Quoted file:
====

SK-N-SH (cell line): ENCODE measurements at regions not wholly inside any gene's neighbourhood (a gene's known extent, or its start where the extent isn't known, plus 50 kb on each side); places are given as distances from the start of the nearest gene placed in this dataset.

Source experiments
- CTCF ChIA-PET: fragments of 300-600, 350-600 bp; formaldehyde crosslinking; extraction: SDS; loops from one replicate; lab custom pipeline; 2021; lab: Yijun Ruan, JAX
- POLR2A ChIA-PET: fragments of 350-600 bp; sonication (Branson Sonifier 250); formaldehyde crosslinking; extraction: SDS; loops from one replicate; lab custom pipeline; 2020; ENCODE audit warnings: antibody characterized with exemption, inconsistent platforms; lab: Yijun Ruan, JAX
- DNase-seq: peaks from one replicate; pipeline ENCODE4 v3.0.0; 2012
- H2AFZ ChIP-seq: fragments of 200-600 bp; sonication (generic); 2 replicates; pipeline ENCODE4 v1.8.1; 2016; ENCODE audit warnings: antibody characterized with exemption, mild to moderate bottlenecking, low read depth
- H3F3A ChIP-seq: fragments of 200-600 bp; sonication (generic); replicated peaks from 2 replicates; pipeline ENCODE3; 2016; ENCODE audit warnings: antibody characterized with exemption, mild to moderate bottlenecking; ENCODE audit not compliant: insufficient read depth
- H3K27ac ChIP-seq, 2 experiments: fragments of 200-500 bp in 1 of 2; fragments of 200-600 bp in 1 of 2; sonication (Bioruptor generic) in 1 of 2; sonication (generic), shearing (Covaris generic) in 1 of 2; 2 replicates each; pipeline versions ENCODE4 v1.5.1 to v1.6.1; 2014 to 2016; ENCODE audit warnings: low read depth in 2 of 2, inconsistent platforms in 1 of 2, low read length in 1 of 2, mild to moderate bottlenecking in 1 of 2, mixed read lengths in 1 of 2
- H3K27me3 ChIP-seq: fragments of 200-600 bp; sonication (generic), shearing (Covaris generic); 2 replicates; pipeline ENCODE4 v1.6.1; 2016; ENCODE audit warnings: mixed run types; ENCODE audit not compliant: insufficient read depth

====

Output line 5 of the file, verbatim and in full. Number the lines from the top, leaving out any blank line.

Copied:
- DNase-seq: peaks from one replicate; pipeline ENCODE4 v3.0.0; 2012